HOMELAND/NATIONAL SECURITY: Vickers on Counter Terrorism
Counter Terrorism Strategy.
The Pentagon’s top intelligence adviser says terrorists in Syria, Yemen and the wild region along the Afghanistan/Pakistan border still pose the greatest threat to U.S. security.
While the number of groups “aspiring to the jihadi philosophy has expanded” and the number of attacks have grown they are mostly focused on internal or neighboring enemies in the Middle East and North Africa, says Michael Vickers. But “the most dangerous threats to the American homeland emanate from Syria, from Yemen and still from the tribal areas of the Afghanistan-Pakistan border region,” Vickers, said during a panel discussion on counterterrorism Thursday (July 24) at the Aspen Security Forum in Colorado.
Vickers said the extremist movement that has swept out of war-torn Syria and seized a large slice of Iraq under the name Islamic State in Iraq and Syria (ISIS) or Islamic State in Iraq and the Levant (ISIL) is “in a competition for leadership of the global jihad with al Qaeda … and they’re a threat not to be discounted as well.”
Before he became the principal intelligence adviser to Defense Secretary Leon Panetta and his successor, Chuck Hagel, Vickers served as Assistant Secretary of Defense for Special Operations/Low Intensity & Interdependent Capabilities, where he oversaw strategic forces, conventional forces and special operations forces – as well as advising the secretary of defense on counter terrorism and irregular warfare.
From 1973 to 1986, Vickers served as an Army Special Forces non-commissioned officer, Green Beret officer and CIA operations officer. During the 1980s he was the principal strategist for the covert paramilitary operation that drove the Soviet army out of Afghanistan (“Charlie Wilson’s War”).
Another security concern for Vickers: the number of foreign fighters streaming in and out of Syria who have passports from Western nations. He said they number in the thousands “so it’s a serious problem.” He noted that the number of foreign fighters streaming into Syria-Iraq is much greater than the flow of foreign fighters during the height of the Iraq War.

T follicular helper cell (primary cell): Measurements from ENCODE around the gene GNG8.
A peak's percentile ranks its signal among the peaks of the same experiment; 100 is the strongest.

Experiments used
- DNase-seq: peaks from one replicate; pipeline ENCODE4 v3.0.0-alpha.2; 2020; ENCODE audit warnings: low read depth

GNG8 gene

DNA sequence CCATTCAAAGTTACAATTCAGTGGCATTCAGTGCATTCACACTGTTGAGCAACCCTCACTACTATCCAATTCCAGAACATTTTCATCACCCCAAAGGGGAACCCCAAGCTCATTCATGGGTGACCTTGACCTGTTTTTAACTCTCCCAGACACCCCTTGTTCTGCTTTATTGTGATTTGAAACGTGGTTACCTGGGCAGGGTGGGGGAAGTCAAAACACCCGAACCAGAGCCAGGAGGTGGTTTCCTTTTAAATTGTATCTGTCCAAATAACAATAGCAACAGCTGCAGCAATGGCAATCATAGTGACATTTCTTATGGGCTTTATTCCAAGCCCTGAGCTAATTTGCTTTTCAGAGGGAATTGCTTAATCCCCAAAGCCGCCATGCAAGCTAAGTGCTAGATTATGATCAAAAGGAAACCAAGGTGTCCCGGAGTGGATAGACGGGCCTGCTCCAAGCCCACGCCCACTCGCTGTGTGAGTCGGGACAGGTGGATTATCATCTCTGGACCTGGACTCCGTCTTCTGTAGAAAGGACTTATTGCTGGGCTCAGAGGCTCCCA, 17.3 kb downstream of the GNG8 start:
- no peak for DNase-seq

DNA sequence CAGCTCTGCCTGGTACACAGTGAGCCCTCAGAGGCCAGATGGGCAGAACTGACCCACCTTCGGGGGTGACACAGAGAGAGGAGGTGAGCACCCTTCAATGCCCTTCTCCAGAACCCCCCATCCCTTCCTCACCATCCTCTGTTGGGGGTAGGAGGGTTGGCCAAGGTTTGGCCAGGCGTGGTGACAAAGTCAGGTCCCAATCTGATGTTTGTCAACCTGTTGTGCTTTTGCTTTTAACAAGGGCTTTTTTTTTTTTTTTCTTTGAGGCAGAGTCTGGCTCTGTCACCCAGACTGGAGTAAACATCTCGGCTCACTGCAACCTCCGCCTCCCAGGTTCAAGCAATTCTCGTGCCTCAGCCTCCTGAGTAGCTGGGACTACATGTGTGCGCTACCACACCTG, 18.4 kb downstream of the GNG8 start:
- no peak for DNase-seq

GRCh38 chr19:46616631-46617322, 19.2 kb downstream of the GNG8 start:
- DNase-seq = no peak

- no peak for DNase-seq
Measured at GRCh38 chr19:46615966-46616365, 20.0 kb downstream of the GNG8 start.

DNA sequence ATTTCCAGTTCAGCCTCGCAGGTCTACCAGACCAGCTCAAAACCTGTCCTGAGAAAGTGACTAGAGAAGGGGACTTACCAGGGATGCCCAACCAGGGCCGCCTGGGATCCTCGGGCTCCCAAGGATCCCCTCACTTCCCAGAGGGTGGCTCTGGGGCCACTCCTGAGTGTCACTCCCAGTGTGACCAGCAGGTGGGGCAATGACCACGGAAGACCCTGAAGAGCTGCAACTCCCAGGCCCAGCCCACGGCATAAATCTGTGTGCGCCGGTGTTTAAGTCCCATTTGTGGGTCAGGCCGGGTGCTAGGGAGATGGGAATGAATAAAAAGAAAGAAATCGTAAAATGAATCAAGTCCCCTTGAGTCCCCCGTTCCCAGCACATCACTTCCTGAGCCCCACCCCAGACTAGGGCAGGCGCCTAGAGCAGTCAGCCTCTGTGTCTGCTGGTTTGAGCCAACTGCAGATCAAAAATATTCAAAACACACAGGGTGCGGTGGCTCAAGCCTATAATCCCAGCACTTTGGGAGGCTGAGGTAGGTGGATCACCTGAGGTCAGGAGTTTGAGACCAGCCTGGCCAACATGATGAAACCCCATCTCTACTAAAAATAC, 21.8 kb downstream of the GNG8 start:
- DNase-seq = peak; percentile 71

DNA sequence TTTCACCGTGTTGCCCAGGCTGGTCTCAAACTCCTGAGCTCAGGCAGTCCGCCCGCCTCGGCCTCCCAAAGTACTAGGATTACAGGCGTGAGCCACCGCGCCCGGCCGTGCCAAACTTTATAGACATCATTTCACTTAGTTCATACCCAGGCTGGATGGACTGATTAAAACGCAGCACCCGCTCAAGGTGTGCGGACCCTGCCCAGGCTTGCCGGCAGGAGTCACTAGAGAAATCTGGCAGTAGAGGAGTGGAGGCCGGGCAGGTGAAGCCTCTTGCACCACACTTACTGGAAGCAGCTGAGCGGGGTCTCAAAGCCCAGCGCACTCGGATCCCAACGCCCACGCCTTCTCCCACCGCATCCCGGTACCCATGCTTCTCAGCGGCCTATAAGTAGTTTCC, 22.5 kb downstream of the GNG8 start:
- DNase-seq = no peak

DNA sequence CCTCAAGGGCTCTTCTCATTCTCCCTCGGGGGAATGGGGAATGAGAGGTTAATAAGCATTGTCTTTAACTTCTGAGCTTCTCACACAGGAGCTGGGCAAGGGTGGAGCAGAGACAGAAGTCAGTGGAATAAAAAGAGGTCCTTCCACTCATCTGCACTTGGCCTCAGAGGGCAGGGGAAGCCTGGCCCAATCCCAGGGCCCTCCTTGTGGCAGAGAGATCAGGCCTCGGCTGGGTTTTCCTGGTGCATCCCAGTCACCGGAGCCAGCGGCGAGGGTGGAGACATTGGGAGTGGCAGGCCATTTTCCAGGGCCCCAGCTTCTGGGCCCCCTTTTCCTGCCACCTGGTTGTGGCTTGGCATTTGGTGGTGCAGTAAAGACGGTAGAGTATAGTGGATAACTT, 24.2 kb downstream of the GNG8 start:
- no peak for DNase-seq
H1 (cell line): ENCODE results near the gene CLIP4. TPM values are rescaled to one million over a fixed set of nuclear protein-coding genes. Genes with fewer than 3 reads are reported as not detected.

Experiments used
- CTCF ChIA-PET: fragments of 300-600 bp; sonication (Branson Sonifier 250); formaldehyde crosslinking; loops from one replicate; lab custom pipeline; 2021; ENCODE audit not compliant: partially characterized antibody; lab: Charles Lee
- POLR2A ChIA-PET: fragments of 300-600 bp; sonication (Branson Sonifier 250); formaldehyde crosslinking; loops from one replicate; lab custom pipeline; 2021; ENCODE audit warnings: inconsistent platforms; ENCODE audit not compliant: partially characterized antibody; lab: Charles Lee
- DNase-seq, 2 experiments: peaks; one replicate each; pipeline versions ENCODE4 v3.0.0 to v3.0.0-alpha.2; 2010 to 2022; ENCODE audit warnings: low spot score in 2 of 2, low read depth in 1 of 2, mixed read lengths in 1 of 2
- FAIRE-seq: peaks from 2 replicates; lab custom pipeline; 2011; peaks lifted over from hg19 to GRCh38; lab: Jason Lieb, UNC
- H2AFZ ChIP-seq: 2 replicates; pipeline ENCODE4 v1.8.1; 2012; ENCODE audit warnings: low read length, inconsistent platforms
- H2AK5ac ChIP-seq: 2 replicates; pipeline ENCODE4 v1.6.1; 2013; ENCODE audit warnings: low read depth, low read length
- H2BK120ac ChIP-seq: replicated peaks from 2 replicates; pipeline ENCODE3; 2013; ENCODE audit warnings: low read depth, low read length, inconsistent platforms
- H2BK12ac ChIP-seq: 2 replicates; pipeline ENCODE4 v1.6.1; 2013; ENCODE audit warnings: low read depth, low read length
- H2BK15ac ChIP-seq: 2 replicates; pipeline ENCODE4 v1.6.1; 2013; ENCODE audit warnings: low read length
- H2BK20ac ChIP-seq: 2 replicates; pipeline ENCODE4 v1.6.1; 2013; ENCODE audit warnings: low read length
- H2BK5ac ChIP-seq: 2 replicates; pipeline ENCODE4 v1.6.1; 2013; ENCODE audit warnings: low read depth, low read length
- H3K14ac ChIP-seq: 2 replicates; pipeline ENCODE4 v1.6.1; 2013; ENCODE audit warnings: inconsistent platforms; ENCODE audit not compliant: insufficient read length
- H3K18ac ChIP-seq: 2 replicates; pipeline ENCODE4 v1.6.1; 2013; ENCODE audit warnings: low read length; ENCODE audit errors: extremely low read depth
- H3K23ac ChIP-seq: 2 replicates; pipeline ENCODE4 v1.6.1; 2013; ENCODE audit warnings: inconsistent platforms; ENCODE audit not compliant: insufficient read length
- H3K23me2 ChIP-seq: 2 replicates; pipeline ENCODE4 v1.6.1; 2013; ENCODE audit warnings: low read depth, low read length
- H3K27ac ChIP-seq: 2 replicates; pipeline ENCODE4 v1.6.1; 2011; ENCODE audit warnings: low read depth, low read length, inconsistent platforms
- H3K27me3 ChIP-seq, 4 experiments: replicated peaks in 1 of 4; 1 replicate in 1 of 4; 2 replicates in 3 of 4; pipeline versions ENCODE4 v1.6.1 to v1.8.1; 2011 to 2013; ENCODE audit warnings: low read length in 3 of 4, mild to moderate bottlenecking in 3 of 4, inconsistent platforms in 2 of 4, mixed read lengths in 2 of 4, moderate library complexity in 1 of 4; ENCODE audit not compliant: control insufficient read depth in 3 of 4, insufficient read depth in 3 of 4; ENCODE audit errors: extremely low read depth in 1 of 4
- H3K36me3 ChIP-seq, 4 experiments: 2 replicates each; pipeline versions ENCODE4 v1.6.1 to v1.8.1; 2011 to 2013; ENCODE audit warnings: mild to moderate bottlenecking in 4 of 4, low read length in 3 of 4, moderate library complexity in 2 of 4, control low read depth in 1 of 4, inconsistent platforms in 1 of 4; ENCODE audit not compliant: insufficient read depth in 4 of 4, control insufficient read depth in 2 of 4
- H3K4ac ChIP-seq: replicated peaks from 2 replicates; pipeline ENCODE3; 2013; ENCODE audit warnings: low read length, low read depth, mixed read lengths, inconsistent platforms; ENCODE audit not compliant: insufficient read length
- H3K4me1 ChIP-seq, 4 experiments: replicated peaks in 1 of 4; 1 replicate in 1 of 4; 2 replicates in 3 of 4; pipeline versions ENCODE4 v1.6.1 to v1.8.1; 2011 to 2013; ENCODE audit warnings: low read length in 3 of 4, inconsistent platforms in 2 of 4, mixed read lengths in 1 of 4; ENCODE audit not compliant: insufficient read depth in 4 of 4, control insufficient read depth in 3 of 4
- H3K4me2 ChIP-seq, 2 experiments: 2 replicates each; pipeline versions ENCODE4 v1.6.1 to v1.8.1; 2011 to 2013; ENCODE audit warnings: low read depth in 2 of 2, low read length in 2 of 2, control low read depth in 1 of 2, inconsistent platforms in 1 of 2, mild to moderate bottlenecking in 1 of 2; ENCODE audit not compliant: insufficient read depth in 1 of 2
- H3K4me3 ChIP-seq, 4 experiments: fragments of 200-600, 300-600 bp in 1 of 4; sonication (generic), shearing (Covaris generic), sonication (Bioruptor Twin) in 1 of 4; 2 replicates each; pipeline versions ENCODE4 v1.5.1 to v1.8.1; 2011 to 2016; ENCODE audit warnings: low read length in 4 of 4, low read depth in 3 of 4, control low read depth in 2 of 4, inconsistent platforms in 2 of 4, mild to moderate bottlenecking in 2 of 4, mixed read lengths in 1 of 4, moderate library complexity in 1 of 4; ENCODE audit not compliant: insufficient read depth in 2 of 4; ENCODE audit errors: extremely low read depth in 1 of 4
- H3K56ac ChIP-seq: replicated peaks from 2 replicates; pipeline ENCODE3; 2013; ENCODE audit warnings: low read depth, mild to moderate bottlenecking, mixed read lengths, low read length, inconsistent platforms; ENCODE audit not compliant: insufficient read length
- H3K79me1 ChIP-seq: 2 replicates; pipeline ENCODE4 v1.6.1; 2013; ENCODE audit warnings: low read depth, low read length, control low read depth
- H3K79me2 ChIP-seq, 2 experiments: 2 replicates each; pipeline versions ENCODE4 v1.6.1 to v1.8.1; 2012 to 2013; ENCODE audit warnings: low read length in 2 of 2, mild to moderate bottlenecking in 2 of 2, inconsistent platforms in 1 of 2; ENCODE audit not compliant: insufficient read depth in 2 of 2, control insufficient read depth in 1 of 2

“I think Syria is a disaster from a threat perspective” because there are thousands of foreign fighters who a very hard to track, said another panelist, Juan Zarate, a former Deputy Assistant to the President and Deputy National Security Adviser for Combating Terrorism during the George W. Bush administration. He said Syria was “animating the movement” and “drawing adherents” from around the world. “Any time you give terrorist groups — those with global ambitions and potential reach — the breathing space to operate, to innovate, to strategize, to make connections, that’s a prescription for disaster. And I think that’s a real problem with Syria as it festers.”
Vickers also praised the armed Predator drone as the single most important asset for wearing down al Qaeda in Afghanistan and Yemen.
Entry filed under: Africa, Asia-Pacific, Counter Terrorism, Homeland Security, National Security and Defense, Pakistan, Special Operations, Weaponry and Equipment. Tags: Afghanistan, Counter Insurgency, counter terrorism, Pakistan, Special Operations, Topics.